Impact of two centuries of intensive agriculture on soil carbon, nitrogen and phosphorus cycling in the UK

A - Papers appearing in refereed journals

Muhammed, S. E., Coleman, K., Wu, L., Bell, V. A., Davies, J. A. C., Carnell, E. J., Tomlinson, S. J., Dore, A. J., Dragosits, U., Naden, P. S., Glendining, M. J., Whitmore, A. P. and Tipping, E. 2018. Impact of two centuries of intensive agriculture on soil carbon, nitrogen and phosphorus cycling in the UK. Science of the Total Environment. 634, pp. 1486-1504.

AuthorsMuhammed, S. E., Coleman, K., Wu, L., Bell, V. A., Davies, J. A. C., Carnell, E. J., Tomlinson, S. J., Dore, A. J., Dragosits, U., Naden, P. S., Glendining, M. J., Whitmore, A. P. and Tipping, E.
Abstract

This paper describes a model that estimates carbon (C), nitrogen (N) and phosphorus (P) pools, pool changes, their balance and the nutrient fluxes exported from arable and grassland systems in the UK during 1800-2010 (at different periods: historical (1800-1950), transition (1950-70) and current (1970-2010)) using an agricultural model (Roth-CNP). The Roth-CNP model was developed as part of an Integrated Model (IM) to simulate C, N and P cycling for the whole of UK, comprising atmospheric, terrestrial, hydrological and hydro-chemical models. The model was calibrated and tested using long term experiment (LTE) data from Broadbalk (1843) and Park Grass (1856) at Rothamsted. We estimated C, N and P balance and their fluxes exported from arable and grassland systems in the UK on a 5 km x 5 km grid across the whole of UK taking into account arable and improved grass land management, crops (winter wheat, potato, oilseed rape, spring barley and fodder maize) and livestock numbers in each grid. Simulated crop and grass yields and estimated soil organic carbon (SOC) stocks and nutrient fluxes in the form of NH4-N, NO3-N and PO4-P varied spatially across the whole UK. The simulated trends of crop yields were compared to that reported by national agricultural statistics for the historical to the current period. Overall, arable lands in the UK have lost SOC by −0.18, −0.25 and −0.08 Mg C ha y−1 whereas under improved grassland SOC stock has increased by 0.20, 0.47 and 0.24 Mg C ha y−1 during 1800−1950, 1950−1970 and 1970−2010 simulated in this study. Annual mineral N and P balance is dominated by different components at different time periods under both arable and grass lands. Simulated N loss (by leaching, run off, soil erosion and denitrification) increased both under arable (−15, −18 and −53 kg N ha y−1) and grass (−18, −22 and −36 kg N ha y−1) during different time periods. Simulated P surplus increased from 2.6, 10.8 and 18.1 kg P ha y−1 under arable and 2.8, 11.3 and 3.6 kg P ha y−1 under grass lands 1800−1950, 1950−1970 and 1970−2010.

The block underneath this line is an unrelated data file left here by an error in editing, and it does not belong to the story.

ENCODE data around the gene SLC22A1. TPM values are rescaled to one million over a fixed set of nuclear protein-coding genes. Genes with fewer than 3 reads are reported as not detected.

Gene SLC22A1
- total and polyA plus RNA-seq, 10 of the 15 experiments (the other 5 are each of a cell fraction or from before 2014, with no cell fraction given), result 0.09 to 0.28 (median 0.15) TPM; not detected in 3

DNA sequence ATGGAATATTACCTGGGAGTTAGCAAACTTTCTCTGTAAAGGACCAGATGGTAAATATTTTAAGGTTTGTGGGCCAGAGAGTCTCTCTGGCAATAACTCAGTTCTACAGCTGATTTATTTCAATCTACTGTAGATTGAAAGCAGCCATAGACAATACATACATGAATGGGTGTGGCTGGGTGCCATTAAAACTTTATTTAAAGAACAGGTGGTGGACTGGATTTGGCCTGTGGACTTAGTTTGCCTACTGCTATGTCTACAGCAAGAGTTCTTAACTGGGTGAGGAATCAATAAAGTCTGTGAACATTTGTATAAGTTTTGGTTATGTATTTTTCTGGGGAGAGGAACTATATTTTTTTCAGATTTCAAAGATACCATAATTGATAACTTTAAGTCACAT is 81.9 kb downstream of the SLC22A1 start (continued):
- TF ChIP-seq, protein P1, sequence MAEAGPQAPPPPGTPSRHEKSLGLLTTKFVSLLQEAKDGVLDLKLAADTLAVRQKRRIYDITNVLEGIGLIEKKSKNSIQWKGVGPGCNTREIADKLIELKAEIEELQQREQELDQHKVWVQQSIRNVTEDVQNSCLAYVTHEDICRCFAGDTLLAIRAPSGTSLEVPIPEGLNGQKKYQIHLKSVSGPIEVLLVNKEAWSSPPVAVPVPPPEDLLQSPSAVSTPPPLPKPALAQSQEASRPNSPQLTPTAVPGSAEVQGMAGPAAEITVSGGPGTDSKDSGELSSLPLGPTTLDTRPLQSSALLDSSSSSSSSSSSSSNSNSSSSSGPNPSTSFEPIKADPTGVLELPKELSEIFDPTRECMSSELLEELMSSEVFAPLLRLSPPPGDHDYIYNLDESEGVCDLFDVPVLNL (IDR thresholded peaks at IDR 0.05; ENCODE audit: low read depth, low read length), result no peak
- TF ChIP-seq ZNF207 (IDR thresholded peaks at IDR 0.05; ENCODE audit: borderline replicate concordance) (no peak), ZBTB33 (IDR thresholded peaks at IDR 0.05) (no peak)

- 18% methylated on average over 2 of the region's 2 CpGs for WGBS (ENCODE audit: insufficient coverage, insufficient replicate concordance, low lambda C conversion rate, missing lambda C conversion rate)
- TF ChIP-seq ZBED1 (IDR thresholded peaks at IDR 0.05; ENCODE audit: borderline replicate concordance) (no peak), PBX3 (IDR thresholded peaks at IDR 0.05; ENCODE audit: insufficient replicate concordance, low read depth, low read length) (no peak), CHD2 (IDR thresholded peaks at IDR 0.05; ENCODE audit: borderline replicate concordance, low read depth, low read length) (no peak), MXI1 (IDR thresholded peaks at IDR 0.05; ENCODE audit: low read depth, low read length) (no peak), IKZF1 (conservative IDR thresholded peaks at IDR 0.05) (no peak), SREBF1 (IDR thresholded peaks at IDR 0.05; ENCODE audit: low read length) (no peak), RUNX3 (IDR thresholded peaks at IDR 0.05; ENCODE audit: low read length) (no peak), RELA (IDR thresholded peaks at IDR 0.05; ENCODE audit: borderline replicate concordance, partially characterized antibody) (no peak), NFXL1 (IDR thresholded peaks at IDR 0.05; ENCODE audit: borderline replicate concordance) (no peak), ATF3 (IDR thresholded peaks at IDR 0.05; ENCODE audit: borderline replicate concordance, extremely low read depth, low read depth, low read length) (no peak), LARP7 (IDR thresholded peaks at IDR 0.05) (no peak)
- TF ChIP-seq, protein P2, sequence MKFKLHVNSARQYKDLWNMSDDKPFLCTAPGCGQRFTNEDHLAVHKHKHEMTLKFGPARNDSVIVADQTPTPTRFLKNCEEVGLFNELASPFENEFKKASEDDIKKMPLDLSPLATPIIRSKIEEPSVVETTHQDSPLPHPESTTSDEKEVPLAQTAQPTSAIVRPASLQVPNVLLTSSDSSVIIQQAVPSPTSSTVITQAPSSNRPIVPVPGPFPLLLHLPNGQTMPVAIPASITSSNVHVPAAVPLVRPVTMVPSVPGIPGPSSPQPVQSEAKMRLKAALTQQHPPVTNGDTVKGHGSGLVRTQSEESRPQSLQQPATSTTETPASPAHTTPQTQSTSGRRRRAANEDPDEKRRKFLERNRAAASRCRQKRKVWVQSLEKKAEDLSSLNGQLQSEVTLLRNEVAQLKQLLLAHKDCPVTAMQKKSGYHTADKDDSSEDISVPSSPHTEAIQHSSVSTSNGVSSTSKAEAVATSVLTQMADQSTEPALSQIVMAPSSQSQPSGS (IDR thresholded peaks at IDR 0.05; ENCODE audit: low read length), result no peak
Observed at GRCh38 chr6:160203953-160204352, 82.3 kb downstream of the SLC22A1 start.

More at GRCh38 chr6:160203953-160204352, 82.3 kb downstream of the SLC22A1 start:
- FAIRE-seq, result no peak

KeywordsRoth-CNP; Integrated model; crops; nutrient flux; leaching; Long term experiments
Year of Publication2018
JournalScience of the Total Environment
Journal citation634, pp. 1486-1504
Digital Object Identifier (DOI)doi:10.1016/j.scitotenv.2018.03.378
Open accessPublished as ‘gold’ (paid) open access
FunderNatural Environment Research Council
Funder project or codeImpact of historical to current (1800-2010) intensive agriculture (arable and grassland) on carbon, nitrogen and phosphorus cycling in the UK
Publisher's version
File
Output statusPublished
Publication dates
Online18 Apr 2018
Publication process dates
Accepted30 Mar 2018
PublisherElsevier Science Bv
Copyright licenseCC BY
ISSN0048-9697

Permalink - https://repository.rothamsted.ac.uk/item/8460y/impact-of-two-centuries-of-intensive-agriculture-on-soil-carbon-nitrogen-and-phosphorus-cycling-in-the-uk

22 total views
44 total downloads
2 views this month
4 downloads this month